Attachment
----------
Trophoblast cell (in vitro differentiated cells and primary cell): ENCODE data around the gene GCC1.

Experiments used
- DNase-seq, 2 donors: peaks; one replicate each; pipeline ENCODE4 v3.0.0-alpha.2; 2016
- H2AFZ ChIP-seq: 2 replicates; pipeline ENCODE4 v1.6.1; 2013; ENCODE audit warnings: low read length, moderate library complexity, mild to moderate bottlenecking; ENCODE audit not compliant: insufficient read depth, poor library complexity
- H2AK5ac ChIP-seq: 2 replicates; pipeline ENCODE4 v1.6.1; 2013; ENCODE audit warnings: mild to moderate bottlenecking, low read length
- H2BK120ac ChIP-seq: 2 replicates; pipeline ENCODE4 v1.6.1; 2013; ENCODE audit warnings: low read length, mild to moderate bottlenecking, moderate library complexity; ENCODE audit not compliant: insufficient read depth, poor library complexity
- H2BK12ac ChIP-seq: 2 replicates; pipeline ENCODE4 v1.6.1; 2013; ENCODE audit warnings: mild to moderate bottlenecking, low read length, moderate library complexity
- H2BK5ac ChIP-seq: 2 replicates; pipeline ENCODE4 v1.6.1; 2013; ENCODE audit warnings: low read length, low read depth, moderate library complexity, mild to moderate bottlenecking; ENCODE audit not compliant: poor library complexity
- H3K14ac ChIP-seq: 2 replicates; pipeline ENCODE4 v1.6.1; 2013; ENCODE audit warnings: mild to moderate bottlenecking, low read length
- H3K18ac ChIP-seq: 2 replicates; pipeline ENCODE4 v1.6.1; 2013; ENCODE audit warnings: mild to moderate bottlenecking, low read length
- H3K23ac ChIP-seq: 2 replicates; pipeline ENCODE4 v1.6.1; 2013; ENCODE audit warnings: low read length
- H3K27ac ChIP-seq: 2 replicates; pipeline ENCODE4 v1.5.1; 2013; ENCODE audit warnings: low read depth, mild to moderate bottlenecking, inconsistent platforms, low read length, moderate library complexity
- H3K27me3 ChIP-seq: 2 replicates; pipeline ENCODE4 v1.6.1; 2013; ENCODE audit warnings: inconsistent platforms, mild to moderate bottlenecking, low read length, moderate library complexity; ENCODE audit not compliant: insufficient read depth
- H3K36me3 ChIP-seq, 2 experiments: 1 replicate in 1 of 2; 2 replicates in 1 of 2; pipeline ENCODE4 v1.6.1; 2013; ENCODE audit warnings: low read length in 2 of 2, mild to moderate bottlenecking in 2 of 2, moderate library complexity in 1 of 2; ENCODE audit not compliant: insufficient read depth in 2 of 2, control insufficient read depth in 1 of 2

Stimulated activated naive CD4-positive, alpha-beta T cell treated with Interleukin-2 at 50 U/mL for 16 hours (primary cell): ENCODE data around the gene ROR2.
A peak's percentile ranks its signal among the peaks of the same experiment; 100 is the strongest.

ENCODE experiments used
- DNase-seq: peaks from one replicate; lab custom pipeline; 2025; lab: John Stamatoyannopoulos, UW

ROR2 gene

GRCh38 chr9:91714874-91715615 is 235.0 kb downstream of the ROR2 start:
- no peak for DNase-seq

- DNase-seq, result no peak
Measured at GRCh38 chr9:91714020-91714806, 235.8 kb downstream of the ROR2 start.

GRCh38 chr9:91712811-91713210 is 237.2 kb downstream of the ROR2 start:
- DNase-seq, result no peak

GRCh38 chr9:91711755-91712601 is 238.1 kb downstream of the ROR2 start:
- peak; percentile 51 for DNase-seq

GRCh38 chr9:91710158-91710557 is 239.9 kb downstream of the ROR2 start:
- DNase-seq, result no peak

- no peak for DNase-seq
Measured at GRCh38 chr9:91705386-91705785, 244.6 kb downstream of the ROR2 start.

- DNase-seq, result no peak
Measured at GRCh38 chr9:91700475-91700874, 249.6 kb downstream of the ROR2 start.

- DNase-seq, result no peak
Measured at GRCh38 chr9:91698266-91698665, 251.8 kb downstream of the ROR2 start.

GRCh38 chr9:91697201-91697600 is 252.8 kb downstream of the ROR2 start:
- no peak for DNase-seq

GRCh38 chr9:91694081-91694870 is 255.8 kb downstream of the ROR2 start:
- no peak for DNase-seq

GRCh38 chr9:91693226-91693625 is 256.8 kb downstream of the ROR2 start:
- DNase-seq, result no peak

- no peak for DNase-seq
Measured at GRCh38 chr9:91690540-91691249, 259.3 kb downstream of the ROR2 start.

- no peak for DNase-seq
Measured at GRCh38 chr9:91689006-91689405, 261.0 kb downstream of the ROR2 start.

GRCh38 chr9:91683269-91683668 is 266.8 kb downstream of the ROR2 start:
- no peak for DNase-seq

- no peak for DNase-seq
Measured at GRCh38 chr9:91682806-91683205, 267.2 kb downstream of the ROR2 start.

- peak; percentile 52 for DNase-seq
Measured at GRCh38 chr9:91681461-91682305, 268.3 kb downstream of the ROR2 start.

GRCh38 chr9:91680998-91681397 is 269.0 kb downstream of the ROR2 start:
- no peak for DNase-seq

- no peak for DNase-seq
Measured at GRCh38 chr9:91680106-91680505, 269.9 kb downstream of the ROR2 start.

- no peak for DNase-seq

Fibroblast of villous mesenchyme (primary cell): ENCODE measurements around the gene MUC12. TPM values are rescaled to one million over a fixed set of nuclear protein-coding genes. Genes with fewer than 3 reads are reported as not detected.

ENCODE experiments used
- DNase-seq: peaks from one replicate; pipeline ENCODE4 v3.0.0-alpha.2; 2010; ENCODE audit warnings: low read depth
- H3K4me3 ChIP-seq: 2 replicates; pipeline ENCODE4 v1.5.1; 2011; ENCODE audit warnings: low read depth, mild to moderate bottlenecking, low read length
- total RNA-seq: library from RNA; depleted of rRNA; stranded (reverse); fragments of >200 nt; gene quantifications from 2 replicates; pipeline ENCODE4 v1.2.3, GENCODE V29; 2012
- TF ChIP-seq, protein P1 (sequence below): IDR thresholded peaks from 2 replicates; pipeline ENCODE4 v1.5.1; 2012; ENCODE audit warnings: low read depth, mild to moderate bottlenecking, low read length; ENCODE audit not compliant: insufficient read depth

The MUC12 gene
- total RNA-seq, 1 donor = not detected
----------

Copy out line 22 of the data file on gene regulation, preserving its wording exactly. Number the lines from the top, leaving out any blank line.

- DNase-seq, result no peak